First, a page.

KELLY MCEVERS, HOST:
The rate of overdose deaths involving opioids has quadrupled in the United States in the last 15 years. That includes heroin and prescription painkillers. As the crisis grows, some pain patients say doctors are less likely to prescribe them opioids, and they're having a hard time. Montana Public Radio's Corin Cates-Carney reports.
CORIN CATES-CARNEY, BYLINE: They call themselves pain refugees.
UNIDENTIFIED WOMAN: To operate your seatbelt, insert the metal clip into the buckle.
CATES-CARNEY: Every 90 days, a group of three Montanans fly to California to get prescriptions for opioids. They say that finding a doctor willing to help them in Montana is almost impossible, and the only way they can get the treatment and relief they need is to fly out of state.
GARY SNOOK: My pain - it's all from my waist down, and it's like being boiled in oil 24 hours a day.
CATES-CARNEY: Pain has turned Gary Snook into a spectator. He spends a lot of time lying down, isolated. Sometimes he talks about his life like it was something he had once then lost. Snook has been in severe pain and on opioids since he had surgery on his spine for a ruptured disc 14 years ago. He says he's done all kinds of things to get better.
SNOOK: I got a surgery, epidural steroid injections, acupuncture, anti-inflammatories.
CATES-CARNEY: Snook is desperate like an addict, which he says he's not. He says the culture around the drugs prevent him from having a normal relationship with a doctor near his home. He feels like some doctors treat him like a criminal.
SNOOK: Pain control is a fundamental human right - or at least an attempt at pain control. And to deny someone like me access to pain medications is the worst form of cruelty.
CATES-CARNEY: It's dark outside when Snook, his wife and the two other patients arrive in Los Angeles. This whole trip has become routine. Montana is a tough state to find many options for medical care. It's rural, and the people often have to travel long distances or out of state for specialty care.
In the past several years, Montana's medical board has taken on several cases of doctors they consider to be overprescribing opioids. At least two doctors have had their licenses suspended, says Ian Marquand. He's with the Montana Board of Medical Examiners.
IAN MARQUAND: The board doesn't play favorites. The board does not encourage particular kinds of doctors. It does not discourage particular kinds of doctors. The door is open in Montana for any qualified, competent physician to come in and practice.
CATES-CARNEY: But there is fear in Montana's medical community around prescription painkillers. Dr. Marc Mentel is with the Montana Medical Association.
MARC MENTEL: The perfect medicine that would take away a person's pain and allow them to function normally does not yet exist, so we're trying to use any tool, any means we can to help lessen the severity of their pain.
CATES-CARNEY: And he does hear of doctors being more wary of prescribing opioids. Mentel, who started practicing in the 1990s, says medical education when he was training didn't include anything about treating long-term pain.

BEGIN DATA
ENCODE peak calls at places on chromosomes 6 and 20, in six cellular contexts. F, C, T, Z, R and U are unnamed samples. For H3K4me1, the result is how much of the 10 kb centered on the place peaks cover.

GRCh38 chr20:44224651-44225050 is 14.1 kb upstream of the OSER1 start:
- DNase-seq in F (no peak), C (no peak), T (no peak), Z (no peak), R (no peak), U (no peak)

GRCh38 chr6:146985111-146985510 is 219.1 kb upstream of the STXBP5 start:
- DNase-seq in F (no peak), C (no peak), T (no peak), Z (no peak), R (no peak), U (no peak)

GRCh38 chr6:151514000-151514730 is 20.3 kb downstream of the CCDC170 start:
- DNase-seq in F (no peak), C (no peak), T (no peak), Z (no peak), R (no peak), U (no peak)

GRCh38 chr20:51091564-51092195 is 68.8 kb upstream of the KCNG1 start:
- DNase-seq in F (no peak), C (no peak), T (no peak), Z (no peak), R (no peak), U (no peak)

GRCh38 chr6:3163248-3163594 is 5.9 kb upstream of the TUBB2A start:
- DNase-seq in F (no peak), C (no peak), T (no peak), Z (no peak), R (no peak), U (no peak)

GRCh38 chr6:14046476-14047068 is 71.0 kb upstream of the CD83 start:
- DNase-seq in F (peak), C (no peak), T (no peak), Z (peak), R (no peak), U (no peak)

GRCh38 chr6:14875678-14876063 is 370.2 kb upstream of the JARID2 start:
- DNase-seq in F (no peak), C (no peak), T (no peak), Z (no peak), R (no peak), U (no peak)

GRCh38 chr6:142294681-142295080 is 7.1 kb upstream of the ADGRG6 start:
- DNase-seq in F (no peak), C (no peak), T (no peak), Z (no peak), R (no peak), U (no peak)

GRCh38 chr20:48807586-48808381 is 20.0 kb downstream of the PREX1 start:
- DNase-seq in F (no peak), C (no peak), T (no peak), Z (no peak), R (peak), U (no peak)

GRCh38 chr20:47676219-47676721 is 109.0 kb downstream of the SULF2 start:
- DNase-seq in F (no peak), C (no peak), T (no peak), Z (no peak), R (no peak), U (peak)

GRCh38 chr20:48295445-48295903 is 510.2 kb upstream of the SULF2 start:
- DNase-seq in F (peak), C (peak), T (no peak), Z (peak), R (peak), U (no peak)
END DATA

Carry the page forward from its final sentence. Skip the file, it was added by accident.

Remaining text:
MENTEL: We need to recognize that this is usually going to be a chronic disease state. They may be in pain for the rest of their life. So how do we address that? How do we treat them without actually harming them?
CATES-CARNEY: Mentel says opioids do help some patients, but he hopes his generation of doctors will learn more about pain and understanding better ways to treat it beyond opioids.
But for some people like Gary Snook, relief is found in a small strip-mall clinic in suburban Los Angeles. Their doctor is Forest Tennant. He opened his first pain clinic in 1975. He's a longtime political advocate for insuring opioids remain an accessible option for patients. He has about 150 patients - half Californians, half out-of-staters. Snook was referred to Tennant by another out-of-state doctor. To an untrained physician, Tennant says addicts and pain patients can look similar.
FOREST TENNANT: Doctors can get conned and get the wrong patient. So I think that it is true that we've had a lot of opioids that have been out on the street, and people get them. Opioid addicts are going to go get opioids, whether it's heroin or whether it's a prescription opioid. And they're going to go where they can get them.
CATES-CARNEY: He says there does need to be more education.
TENNANT: They are the last resort when there is no other option. You don't use them until everything else has failed.
CATES-CARNEY: But Tennant is lobbying Montana law to guarantee more access to opioids for pain patients so people like Gary Snook don't need to travel so far for a signed prescription.
SNOOK: Had I stayed in Montana, I would have killed myself. I just want humanitarian care, and I get that in California.
CATES-CARNEY: He says he just wants to visit a doctor near his home and be seen as a patient, not a criminal. For NPR News, I'm Corin Cates-Carney in Helena.
MCEVERS: This story is part of a reporting partnership of NPR, Montana Public Radio and Kaiser Health News.
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